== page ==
There are larger changes in both moisture variables and indicators of frontal intensity between the two periods at latitudes north of 30 S, including mean meridional wind change (not shown), relative vorticity, and mean zonal winds. This indicates a weakening of the northward edge of the front and a southward shift in frontal features. Between 1980–1999 and 2000–2019 there has been no change in the average northernmost latitude with a detected front. However, the mean northernmost latitude of zonal winds exceeding 10 m s−1 has shifted from 28.0 to 28.8 S, associated with a 12 % decline in the mean zonal wind speed at 23–27 S, noting that these two variables are strongly correlated (r=+0.74). Associated with the weakening zonal winds, there has also been a reduction in mean IVT at 28–33 S (not shown), indicating a reduction in moisture flux at the northern edge of the front, although there has been no change in IVT over SEA (33–38 S).

To assess the extent to which various front characteristics can be tied to changes in frontal rainfall we apply multiple linear regressions between frontal rainfall and one or more explanatory factors over 1980–1999. We then apply the regression coefficients to the 2000–2019 period to calculate the reduction in mean rainfall expected from observed changes in the predictors and divide this by the observed rainfall change between the two periods to calculate the proportion of rainfall change explained by those factors. We found that a single linear regression between mean 700 hPa zonal winds at 23–27 S and mean frontal rainfall at 33–38 S over 1980–1999 is able to explain 59 % of the decrease in average frontal rainfall. The proportion of rainfall decline explained can be increased by adding either prefrontal vertical velocity (71 %) or TCW (81 %); as TCW and w are correlated (−0.42), there is no additional predictive value from a three-variable regression. Predictive skill is similar but slightly lower if we use the northernmost latitude of zonal winds exceeding 10 m s−1 combined with TCW (71 %). In contrast, single linear regressions with either vertical velocity (32 %) or TCW (25 %) explain only a small proportion of the rainfall change.

These multiple linear regressions typically underestimate the higher end of frontal rainfall, as the relationship between frontal rainfall and both zonal winds and TCW are nonlinear. Fronts with strong westerlies extending to at least 23 S have average rain rates over 33–38 S more than 3 times higher than fronts where strong westerlies are only observed up to 30 S. During 1980–1999, only 27 % of fronts had westerlies extending to 23 S, but these fronts explained 42 % of all frontal rainfall over SEA.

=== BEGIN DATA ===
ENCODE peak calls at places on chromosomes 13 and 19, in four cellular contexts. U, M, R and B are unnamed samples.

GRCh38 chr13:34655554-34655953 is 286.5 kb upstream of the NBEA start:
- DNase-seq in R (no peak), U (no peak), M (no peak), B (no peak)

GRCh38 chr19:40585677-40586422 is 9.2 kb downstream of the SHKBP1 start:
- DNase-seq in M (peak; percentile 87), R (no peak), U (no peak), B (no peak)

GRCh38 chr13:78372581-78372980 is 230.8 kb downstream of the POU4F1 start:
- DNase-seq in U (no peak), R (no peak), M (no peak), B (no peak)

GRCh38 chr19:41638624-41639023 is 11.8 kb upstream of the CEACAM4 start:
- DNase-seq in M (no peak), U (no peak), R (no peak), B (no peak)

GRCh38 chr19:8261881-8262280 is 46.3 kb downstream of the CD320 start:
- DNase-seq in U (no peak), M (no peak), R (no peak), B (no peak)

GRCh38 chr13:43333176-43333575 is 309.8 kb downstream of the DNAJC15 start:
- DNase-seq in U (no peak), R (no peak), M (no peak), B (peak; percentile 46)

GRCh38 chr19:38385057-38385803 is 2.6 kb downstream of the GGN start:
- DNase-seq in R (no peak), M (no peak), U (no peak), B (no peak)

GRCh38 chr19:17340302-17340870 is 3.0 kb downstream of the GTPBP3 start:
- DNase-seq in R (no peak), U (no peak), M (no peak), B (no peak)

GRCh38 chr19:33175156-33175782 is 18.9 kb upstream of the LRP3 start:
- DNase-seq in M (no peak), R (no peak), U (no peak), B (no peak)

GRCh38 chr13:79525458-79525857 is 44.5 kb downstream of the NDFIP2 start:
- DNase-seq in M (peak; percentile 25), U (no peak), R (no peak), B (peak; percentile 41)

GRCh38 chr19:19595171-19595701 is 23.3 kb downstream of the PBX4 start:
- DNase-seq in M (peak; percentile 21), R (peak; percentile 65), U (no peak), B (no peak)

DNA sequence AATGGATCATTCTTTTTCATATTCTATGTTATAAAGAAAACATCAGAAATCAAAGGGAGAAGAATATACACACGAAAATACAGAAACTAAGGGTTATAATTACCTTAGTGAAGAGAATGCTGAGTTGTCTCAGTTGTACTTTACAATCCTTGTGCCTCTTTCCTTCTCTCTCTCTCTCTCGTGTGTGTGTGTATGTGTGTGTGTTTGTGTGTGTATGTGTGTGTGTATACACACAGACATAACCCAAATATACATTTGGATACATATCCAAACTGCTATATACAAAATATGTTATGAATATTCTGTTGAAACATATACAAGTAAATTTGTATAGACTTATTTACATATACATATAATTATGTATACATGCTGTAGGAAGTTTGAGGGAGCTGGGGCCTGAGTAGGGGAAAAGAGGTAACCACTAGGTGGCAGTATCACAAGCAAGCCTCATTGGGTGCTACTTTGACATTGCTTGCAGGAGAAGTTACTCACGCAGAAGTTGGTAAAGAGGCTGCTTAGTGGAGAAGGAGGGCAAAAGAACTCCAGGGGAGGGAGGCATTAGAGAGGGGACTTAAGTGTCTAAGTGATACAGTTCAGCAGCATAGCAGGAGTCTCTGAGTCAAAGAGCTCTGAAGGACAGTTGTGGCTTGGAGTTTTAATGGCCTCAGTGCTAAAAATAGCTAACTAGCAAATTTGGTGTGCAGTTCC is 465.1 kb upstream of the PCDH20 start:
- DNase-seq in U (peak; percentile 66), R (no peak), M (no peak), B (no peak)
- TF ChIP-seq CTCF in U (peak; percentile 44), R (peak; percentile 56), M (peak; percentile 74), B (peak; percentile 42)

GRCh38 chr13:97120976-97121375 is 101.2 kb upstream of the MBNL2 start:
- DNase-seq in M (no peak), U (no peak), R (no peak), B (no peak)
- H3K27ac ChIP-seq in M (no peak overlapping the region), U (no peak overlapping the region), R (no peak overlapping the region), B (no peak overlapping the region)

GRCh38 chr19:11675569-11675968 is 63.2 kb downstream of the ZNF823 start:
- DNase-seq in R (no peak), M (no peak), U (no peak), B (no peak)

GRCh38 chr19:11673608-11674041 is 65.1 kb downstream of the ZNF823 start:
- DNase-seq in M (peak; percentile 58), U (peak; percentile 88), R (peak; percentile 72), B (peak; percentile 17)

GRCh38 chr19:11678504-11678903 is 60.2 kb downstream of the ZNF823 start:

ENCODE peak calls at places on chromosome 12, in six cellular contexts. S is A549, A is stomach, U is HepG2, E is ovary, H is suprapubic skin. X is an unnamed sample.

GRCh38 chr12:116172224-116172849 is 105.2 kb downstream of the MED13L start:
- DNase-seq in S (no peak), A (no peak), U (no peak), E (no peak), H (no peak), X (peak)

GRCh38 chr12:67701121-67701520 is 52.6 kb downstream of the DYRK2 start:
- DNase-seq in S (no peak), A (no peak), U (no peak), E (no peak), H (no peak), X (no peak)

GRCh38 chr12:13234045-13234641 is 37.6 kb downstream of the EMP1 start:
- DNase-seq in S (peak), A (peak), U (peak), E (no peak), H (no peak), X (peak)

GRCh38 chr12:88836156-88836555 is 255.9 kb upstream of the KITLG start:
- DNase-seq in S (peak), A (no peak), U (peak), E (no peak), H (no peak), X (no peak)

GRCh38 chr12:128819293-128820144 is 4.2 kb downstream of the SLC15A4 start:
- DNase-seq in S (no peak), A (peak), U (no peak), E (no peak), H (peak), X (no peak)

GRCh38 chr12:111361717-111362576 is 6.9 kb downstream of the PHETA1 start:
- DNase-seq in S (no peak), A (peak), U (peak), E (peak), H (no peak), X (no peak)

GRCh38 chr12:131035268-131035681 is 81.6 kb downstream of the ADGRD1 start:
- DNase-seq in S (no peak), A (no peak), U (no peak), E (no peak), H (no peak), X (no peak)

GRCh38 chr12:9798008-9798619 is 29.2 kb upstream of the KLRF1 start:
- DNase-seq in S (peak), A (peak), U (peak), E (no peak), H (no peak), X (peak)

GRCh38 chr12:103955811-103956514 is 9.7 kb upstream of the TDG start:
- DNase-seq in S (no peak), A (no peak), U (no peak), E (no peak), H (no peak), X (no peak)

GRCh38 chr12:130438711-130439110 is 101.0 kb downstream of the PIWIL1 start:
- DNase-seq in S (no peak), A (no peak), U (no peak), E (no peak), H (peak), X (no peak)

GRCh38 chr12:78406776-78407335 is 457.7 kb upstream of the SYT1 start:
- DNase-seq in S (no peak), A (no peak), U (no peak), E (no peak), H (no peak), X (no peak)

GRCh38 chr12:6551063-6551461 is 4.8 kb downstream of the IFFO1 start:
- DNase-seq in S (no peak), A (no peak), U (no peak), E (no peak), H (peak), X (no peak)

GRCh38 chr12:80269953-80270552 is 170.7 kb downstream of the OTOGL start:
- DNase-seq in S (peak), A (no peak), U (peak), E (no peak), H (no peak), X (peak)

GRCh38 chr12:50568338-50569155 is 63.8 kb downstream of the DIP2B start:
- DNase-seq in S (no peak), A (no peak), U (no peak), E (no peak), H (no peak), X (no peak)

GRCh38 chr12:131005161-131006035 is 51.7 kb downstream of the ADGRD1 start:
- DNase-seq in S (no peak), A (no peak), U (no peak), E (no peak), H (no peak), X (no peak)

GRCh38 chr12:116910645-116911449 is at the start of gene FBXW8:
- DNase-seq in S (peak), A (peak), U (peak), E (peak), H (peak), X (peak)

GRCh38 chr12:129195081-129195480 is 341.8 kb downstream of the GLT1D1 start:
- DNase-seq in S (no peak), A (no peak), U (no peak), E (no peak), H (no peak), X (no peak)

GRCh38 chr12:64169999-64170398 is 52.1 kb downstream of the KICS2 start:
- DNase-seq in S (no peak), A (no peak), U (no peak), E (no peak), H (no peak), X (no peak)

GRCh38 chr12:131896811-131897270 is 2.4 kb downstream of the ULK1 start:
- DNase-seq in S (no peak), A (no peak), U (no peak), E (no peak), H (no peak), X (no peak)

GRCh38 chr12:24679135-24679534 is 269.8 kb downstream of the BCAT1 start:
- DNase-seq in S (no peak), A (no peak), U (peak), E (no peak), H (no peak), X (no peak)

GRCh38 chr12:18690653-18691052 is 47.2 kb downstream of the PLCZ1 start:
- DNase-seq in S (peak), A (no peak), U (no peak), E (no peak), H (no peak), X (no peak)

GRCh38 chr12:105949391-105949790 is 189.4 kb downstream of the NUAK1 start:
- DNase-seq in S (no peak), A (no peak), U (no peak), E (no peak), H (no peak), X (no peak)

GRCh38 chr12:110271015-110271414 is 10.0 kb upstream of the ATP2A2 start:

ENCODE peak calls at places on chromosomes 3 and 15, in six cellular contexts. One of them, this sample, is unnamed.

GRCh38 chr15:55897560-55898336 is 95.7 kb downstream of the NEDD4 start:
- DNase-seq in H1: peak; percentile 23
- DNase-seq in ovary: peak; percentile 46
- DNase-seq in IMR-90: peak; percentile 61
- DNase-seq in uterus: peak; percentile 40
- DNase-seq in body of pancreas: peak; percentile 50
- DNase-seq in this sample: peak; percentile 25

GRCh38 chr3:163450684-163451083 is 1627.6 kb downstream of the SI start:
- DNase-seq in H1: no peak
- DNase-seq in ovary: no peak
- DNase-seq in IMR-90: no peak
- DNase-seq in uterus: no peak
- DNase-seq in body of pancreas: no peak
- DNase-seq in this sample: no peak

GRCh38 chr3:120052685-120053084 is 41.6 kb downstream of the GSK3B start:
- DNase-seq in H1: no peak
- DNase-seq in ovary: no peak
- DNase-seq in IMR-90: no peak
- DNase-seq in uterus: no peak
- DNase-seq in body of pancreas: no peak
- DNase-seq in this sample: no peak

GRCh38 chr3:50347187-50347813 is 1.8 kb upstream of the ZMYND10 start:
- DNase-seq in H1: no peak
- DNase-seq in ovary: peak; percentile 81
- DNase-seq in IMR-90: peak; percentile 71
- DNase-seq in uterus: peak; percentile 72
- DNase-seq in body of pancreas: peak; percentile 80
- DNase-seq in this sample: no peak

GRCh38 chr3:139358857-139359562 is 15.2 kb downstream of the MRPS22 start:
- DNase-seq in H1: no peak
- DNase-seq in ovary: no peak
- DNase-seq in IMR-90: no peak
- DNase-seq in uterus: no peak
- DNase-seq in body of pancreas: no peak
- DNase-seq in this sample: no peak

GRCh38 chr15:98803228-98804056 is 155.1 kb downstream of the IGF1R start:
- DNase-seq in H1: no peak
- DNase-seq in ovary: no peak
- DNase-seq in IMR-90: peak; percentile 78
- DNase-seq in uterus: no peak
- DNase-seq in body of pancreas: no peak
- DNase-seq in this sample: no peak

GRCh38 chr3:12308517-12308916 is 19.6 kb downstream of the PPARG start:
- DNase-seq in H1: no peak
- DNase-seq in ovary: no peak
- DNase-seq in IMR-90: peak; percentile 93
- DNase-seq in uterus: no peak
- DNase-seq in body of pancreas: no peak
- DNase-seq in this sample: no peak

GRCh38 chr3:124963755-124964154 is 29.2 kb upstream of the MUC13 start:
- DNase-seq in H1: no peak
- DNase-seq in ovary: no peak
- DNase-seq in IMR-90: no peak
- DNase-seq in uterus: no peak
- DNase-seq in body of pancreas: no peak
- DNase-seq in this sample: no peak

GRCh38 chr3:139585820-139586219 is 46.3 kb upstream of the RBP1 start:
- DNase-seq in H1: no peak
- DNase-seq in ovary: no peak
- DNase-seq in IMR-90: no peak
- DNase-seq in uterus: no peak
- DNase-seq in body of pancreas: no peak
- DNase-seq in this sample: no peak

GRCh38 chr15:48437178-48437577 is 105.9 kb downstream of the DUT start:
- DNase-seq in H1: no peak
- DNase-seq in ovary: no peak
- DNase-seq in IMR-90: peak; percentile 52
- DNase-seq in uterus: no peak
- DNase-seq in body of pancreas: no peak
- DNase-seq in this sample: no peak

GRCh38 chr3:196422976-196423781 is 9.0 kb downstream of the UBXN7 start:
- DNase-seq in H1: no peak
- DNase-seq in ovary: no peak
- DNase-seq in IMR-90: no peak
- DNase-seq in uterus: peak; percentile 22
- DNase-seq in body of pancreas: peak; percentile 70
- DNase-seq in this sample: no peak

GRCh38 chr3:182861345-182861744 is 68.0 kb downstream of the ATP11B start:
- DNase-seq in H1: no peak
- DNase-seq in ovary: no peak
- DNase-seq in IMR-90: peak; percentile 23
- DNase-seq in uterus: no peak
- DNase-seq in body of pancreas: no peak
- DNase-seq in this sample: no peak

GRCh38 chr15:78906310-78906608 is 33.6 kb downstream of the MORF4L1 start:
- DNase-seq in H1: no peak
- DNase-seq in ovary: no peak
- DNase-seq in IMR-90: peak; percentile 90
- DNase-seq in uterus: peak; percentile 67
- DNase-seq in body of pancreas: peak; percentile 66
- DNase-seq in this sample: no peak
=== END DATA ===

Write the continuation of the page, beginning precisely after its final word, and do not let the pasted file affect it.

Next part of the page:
Between 1979–1996 and 1997–2009, i.e. before and during the Millennium Drought, there was a 28 % decrease in the frequency of fronts with strong 700 hPa westerlies extending north of 23 S, as well as a 34 % (54 mm, p=0.01) decrease in their accumulated rainfall over SEA (Fig. 5). There has been little recovery following the Millennium Drought, with frequencies in 2010–2019 25 % below the 1979–1996 average and rainfall 25 % below the 1979–1996 average. As there is no overall change in the frequency of fronts during or after the drought, the decrease in the number of fronts with strong westerlies north of 23 S is balanced by an increase in the frequency of fronts where westerlies are poleward of 23 S, as well as a corresponding weak increase in associated rainfall (+8 to +13 mm). The decrease in the frequency of fronts where strong westerlies extend northward of 23 S is thus sufficient to explain the entirety of the observed change in frontal rainfall at 33–38 S during the period since 1997.

Figure 5The average frequency (a) and total accumulated rainfall (b) in 33–38 S for May–October fronts in 1979–1996, 1997–2009, and 2010–2019, separated by the northernmost latitude where 700 hPa zonal winds exceed 10 m s−1. Each bar shows the total across all fronts, with darker shading indicating the component from trailing fronts and lighter shading showing the component from fronts embedded in a cyclone.


To test the role of cyclones in this result, we further separated our analysis between trailing fronts and fronts associated with a cyclone. Almost half (44 %) of fronts with strong westerly winds extending north of 23 S had an associated low, which is higher than the frequency of lows across all fronts (29 %). When comparing 1979–1996 and 1997–2009, there was a 27 % decline (p=0.03) in rainfall from trailing fronts and a larger 39 % decline (p=0.008) in rainfall from fronts that co-occurred with a cyclone, indicating that declines in frontal rainfall can in part be linked to the observed decrease in the frequency of low-pressure systems in this period (Pepler et al., 2021), as any change in low-pressure systems will also affect rainfall from embedded fronts. In comparison, the 2010–2019 period has seen a partial recovery of rainfall from embedded fronts (22 % below the 1979–1996 average) but no recovery in rain from trailing fronts (−31 %). This may indicate the change in rainfall from trailing fronts is playing an increasingly large role in overall rainfall declines, although differences between 1997–2009 and 2010–2019 are not statistically significant. Meanwhile, for fronts where strong westerly winds are south of 23 S, both those with and without cyclones have increased in frequency, indicating that the westerly winds are playing a stronger role in rainfall changes than interactions with cyclones.